Working with soil, compost and potting mix is a regular for every gardener. While incidents of Legionnaires’ Disease are low, it’s very important that every gardener is taking simple precautions to keep safe.
What is Legionnaires’ Disease?
Potting mix, compost and soil are filled with naturally occurring bacteria and organisms that are beneficial to the growth of plants but can cause harm to people if simple precautions aren’t taken.
Legionnaires’ Disease, or Legionellosis, is caused by common Legionella bacteria, which can be found in soil, compost and potting mix.
You can catch it by breathing in dust from soil that contains the bacteria. Once in the lungs, the bacteria multiply and cause either pneumonia (Legionnaires’ disease) or an illness without pneumonia called Pontiac fever. The infection is not contagious and cannot be caught from another person.
Legionnaires' disease can affect anyone, but it's more common in people aged over 50, with men being more susceptible than women. Smokers, heavy drinkers and people with a compromised immune system are at higher risk.
You can find out more about the symptoms and treatment of Legionnaires’ Disease on the Ministry of Health website.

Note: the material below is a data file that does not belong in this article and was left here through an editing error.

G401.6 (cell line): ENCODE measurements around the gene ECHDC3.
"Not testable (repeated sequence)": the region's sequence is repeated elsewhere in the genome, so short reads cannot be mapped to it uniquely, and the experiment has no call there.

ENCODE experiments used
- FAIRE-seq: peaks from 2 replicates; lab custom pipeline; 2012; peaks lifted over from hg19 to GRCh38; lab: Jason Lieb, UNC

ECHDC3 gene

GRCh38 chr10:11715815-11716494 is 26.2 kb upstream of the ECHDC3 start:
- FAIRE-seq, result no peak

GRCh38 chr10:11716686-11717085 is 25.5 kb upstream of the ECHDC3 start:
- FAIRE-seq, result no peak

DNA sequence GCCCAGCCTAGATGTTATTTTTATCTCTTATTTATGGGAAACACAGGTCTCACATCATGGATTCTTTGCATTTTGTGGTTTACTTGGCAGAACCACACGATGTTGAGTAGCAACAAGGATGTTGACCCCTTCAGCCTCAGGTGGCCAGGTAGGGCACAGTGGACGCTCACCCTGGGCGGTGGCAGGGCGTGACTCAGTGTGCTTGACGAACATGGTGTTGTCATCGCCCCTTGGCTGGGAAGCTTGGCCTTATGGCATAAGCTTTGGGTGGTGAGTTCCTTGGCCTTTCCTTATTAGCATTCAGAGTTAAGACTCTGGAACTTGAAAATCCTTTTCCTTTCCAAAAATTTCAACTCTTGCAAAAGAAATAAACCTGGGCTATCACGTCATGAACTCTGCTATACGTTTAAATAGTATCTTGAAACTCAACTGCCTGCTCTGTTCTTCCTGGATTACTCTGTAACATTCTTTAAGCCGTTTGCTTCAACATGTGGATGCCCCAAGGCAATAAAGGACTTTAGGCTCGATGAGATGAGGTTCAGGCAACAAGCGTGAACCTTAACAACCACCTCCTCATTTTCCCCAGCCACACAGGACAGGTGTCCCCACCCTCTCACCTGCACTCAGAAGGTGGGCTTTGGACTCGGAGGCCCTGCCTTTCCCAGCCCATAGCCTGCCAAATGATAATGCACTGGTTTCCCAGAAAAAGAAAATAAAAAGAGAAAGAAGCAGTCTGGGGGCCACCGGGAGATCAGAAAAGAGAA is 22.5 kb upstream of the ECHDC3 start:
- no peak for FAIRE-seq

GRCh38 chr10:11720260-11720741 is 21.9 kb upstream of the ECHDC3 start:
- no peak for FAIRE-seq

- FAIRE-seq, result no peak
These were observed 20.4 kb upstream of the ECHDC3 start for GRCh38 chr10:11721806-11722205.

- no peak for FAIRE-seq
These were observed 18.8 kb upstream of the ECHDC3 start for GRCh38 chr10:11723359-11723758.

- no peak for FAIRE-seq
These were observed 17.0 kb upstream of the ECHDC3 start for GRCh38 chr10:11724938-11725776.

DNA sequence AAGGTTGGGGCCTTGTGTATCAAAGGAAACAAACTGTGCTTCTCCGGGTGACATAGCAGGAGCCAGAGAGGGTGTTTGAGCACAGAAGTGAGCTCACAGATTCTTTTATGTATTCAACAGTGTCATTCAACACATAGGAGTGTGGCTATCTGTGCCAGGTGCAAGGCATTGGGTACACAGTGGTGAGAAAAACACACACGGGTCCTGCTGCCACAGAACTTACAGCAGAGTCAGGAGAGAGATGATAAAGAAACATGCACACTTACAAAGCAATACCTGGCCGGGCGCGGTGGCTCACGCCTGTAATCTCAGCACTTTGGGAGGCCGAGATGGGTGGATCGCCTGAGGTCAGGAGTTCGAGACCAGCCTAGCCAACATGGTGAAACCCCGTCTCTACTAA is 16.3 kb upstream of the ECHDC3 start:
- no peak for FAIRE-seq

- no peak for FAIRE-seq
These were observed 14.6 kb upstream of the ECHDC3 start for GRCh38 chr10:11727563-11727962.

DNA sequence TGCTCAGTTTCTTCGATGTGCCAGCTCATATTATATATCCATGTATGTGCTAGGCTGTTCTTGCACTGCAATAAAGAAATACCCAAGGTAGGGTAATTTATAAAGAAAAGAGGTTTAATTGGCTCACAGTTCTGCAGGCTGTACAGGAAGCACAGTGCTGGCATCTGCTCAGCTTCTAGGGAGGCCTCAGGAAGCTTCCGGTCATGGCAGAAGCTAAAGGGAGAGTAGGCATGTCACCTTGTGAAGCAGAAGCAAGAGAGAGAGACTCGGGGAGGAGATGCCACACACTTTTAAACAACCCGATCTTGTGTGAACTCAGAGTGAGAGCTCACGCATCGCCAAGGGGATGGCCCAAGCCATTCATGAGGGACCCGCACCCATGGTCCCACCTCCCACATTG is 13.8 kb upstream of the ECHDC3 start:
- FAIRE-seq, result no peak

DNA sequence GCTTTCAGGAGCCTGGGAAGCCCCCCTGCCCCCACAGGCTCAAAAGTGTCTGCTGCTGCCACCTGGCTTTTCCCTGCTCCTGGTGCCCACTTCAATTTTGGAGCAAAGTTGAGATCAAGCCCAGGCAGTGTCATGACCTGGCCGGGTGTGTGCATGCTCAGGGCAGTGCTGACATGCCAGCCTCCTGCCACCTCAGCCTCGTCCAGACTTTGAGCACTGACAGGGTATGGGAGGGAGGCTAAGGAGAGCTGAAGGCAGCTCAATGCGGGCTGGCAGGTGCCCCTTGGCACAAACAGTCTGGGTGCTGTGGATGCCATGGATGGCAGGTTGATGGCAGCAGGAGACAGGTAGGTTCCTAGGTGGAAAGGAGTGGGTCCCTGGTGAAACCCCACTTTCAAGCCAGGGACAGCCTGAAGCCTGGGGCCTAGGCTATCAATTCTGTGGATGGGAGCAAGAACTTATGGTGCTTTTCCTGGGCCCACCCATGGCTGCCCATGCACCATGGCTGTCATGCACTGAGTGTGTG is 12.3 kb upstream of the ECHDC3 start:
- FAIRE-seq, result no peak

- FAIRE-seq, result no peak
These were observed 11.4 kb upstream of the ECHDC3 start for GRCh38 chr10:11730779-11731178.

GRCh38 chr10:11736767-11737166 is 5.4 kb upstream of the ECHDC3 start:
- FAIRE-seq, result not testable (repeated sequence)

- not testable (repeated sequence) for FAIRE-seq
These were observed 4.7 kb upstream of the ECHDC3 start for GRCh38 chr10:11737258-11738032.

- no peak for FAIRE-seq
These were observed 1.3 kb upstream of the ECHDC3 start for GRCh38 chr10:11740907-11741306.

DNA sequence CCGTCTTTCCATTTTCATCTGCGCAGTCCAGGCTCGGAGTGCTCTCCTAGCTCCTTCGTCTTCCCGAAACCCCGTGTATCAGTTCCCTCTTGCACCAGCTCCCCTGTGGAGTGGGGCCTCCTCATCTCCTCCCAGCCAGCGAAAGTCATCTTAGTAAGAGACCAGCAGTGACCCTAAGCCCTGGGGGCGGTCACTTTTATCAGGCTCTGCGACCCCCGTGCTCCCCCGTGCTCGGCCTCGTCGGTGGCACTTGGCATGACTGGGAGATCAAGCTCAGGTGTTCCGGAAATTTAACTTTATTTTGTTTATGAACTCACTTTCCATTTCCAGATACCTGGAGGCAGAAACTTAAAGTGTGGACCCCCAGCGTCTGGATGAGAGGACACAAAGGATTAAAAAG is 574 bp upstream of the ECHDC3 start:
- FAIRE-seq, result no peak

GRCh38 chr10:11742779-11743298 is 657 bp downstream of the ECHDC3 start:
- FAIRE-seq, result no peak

How to prevent Legionnaires’ Disease
Keep yourself safe by making sure you take these simple precautions every time you are handling soil, potting mix and compost (growing mix).
When handling any growing mix product, always:
- Wear a face mask and gloves. You’ll find suitable P2 masks at every Mitre 10 store
- Open growing mix products slowly and away from the face.
- Dampen growing mix before use to reduce dust.
- Water using a gentle spray or low-pressure hose.
- Make sure your working area (glasshouse, potting shed) is well ventilated.
- Store bags of growing mix out of direct sunlight.
- Wash hands thoroughly after handling.
You’ll also find these precautions outlined on all packaging for soil, composting and potting mix products to remind you of how to handle these products safely.
You can find out more about working safely in the garden on the WorkSafe website.